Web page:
C# Developer (C#, ASP.NET Developer, SQL, MVC, WPF, Real-Time F

£40000 - £48000 per annum + benefits+bonus+package: Harrington Starr: C# Devel...

C# Swift Payment Developer (C#, ASP.NET, .NET, MVC, Authorize.N

£45000 - £60000 per annum + benefits+bonus+package: Harrington Starr: C# Swift...

Front-End Developer (JavaScript, HTML5, CSS3, C#, GUI)

£55000 - £70000 per annum + Benefits + Bonus: Harrington Starr: Front-End Deve...

Graduate C# Developer (.NET, WPF, SQL, Agile, C++) - London

£30000 - £40000 per annum + Benefits + Bonus: Harrington Starr: Graduate C# De...

Day In a Page

Read Next
Would you fork out to spend time on Sting's Tuscan estate?  

Happy to pay for the privilege of picking olives? Then Sting might have a job for you...

John Walsh
Clockwise from top: Zafran Ramzan, Razwan Razaq (main picture), Adil Hussain, Umar Razaq and Mohsin Khan were sentenced for grooming teenage girls for sex in 2010.  

Nothing can make up for the trauma of Rotherham's abused young girls, but many more heads must roll

Jane Merrick
Israel-Gaza conflict: No victory for Israel despite weeks of death and devastation

Robert Fisk: No victory for Israel despite weeks of devastation

Palestinians have won: they are still in Gaza, and Hamas is still there
Mary Beard writes character reference for Twitter troll who called her a 'slut'

Unlikely friends: Mary Beard and the troll who called her a ‘filthy old slut’

The Cambridge University classicist even wrote the student a character reference
America’s new apartheid: Prosperous white districts are choosing to break away from black cities and go it alone

America’s new apartheid

Prosperous white districts are choosing to break away from black cities and go it alone
Amazon is buying Twitch for £600m - but why do people want to watch others playing Xbox?

What is the appeal of Twitch?

Amazon is buying the video-game-themed online streaming site for £600m - but why do people want to watch others playing Xbox?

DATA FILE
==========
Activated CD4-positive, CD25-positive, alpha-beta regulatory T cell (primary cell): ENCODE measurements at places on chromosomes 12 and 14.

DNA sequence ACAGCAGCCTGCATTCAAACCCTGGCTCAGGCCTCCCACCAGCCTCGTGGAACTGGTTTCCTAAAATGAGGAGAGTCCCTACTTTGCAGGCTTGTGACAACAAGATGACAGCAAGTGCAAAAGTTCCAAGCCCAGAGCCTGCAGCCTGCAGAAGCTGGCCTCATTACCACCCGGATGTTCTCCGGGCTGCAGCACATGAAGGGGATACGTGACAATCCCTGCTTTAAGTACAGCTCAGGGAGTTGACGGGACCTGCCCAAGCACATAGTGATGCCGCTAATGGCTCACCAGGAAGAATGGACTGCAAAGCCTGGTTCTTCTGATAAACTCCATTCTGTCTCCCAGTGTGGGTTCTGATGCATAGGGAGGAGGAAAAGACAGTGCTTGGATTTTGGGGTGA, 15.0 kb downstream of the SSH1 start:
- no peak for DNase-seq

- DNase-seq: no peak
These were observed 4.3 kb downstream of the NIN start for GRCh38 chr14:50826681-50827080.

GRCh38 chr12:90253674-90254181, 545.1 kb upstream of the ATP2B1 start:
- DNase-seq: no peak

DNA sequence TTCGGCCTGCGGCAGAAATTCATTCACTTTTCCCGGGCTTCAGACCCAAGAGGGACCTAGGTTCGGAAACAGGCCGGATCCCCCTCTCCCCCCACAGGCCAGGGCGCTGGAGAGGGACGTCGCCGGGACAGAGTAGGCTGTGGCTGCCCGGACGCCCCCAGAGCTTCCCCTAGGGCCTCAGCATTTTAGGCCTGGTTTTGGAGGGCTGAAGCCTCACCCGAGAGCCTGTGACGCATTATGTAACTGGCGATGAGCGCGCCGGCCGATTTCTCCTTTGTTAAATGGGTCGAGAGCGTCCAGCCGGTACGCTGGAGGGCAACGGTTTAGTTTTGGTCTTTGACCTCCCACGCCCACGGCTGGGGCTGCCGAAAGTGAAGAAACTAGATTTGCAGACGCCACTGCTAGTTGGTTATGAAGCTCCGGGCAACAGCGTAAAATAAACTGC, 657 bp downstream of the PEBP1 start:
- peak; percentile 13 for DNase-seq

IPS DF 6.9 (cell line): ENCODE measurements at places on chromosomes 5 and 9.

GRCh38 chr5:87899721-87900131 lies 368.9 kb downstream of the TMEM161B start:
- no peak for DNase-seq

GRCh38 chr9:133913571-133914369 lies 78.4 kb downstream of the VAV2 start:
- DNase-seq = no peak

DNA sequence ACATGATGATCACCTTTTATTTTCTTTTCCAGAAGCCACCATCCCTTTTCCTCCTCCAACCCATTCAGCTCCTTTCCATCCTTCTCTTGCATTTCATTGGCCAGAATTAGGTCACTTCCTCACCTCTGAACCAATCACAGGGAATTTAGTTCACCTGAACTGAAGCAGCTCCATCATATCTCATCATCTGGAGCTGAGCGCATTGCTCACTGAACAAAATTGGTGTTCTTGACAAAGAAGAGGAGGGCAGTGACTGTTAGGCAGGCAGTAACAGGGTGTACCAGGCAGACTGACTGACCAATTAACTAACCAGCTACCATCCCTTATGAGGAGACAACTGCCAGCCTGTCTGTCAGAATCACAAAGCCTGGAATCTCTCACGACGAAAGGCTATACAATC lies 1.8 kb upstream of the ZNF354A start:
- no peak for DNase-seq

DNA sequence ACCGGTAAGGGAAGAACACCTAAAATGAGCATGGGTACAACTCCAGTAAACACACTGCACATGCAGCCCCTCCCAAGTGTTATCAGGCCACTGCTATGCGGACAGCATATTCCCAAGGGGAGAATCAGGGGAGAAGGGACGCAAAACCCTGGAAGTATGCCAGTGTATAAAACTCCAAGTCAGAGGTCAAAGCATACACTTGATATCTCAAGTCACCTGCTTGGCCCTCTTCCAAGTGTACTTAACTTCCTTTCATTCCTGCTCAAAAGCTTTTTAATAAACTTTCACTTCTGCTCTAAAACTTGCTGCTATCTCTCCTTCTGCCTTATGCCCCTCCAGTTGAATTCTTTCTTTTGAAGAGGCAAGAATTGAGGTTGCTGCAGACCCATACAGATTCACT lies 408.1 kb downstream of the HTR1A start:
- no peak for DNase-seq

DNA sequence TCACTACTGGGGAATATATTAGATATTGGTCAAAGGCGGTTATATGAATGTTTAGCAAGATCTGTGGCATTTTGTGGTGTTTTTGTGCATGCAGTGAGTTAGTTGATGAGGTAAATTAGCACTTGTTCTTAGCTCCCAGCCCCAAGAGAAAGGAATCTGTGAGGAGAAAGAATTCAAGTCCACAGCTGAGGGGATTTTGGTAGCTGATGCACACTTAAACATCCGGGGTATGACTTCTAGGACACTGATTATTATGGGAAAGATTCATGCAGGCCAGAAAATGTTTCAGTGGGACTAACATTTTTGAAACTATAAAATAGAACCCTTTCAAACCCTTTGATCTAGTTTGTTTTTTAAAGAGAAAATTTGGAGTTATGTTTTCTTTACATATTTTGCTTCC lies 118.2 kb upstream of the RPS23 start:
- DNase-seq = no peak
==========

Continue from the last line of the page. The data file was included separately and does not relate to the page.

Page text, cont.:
Tip-tapping typewriters, ripe pongs and slides in the office: Bosses are inventing surprising ways of making us work harder

How bosses are making us work harder

As it is revealed that one newspaper office pumps out the sound of typewriters to increase productivity, Gillian Orr explores the other devices designed to motivate staff
Manufacturers are struggling to keep up with the resurgence in vinyl records

Hard pressed: Resurgence in vinyl records

As the resurgence in vinyl records continues, manufacturers and their outdated machinery are struggling to keep up with the demand
Tony Jordan: 'I turned down the chance to research Charles Dickens for a TV series nine times ... then I found a kindred spirit'

A tale of two writers

Offered the chance to research Charles Dickens for a TV series, Tony Jordan turned it down. Nine times. The man behind EastEnders and Life on Mars didn’t feel right for the job. Finally, he gave in - and found an unexpected kindred spirit
Could a later start to the school day be the most useful educational reform of all?

Should pupils get a lie in?

Doctors want a later start to the school day so that pupils can sleep later. Not because teenagers are lazy, explains Simon Usborne - it's all down to their circadian rhythms
Prepare for Jewish jokes – as Jewish comedians get their own festival

Prepare for Jewish jokes...

... as Jewish comedians get their own festival
SJ Watson: 'I still can't quite believe that Before I Go to Sleep started in my head'

A dream come true for SJ Watson

Watson was working part time in the NHS when his debut novel, Before I Go to Sleep, became a bestseller. Now it's a Hollywood movie, too. Here he recalls the whirlwind journey from children’s ward to A-list film set
10 best cycling bags for commuters

10 best cycling bags for commuters

Gear up for next week’s National Cycle to Work day with one of these practical backpacks and messenger bags
Paul Scholes: Three at the back isn’t working yet but given time I’m hopeful Louis van Gaal can rebuild Manchester United

Paul Scholes column

Three at the back isn’t working yet but given time I’m hopeful Louis van Gaal can rebuild Manchester United
Kate Bush, Hammersmith Apollo music review: A preamble, then a coup de théâtre - and suddenly the long wait felt worth it

Kate Bush shows a voice untroubled by time

A preamble, then a coup de théâtre - and suddenly the long wait felt worth it
Robot sheepdog technology could be used to save people from burning buildings

The science of herding is cracked

Mathematical model would allow robots to be programmed to control crowds and save people from burning buildings
Tyrant: Is the world ready for a Middle Eastern 'Dallas'?

This tyrant doesn’t rule

It’s billed as a Middle Eastern ‘Dallas’, so why does Fox’s new drama have a white British star?